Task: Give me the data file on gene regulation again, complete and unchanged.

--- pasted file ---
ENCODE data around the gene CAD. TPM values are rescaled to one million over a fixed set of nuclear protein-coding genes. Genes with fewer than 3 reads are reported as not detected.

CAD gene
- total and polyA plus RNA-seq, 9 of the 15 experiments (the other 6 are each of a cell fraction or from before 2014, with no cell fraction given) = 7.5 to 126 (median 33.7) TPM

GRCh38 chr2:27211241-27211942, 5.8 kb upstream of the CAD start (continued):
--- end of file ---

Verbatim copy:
ENCODE data around the gene CAD. TPM values are rescaled to one million over a fixed set of nuclear protein-coding genes. Genes with fewer than 3 reads are reported as not detected.

CAD gene
- total and polyA plus RNA-seq, 9 of the 15 experiments (the other 6 are each of a cell fraction or from before 2014, with no cell fraction given) = 7.5 to 126 (median 33.7) TPM

GRCh38 chr2:27211241-27211942, 5.8 kb upstream of the CAD start (continued):